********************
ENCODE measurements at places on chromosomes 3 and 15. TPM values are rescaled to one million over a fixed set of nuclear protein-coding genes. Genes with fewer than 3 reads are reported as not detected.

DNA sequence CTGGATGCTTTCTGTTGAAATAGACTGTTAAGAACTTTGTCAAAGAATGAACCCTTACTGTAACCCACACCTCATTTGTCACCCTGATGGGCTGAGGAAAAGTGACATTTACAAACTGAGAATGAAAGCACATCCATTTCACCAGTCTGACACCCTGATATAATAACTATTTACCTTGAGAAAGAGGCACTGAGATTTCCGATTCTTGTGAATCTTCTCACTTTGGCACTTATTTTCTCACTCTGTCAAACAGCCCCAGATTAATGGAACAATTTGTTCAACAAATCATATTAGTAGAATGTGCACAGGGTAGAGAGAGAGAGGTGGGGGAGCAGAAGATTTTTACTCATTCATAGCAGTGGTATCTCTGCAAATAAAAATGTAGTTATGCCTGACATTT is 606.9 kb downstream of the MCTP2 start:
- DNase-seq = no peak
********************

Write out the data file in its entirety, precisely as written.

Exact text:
ENCODE measurements at places on chromosomes 3 and 15. TPM values are rescaled to one million over a fixed set of nuclear protein-coding genes. Genes with fewer than 3 reads are reported as not detected.

DNA sequence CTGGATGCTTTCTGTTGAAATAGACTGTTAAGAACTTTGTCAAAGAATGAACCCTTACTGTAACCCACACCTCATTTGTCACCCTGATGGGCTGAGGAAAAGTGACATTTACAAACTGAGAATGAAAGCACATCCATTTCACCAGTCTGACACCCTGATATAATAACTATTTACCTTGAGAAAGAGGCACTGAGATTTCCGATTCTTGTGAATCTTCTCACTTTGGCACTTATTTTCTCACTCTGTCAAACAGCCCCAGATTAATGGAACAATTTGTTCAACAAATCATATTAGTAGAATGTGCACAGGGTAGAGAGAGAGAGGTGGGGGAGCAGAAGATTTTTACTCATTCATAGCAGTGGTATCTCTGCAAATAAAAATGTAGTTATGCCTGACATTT is 606.9 kb downstream of the MCTP2 start:
- DNase-seq = no peak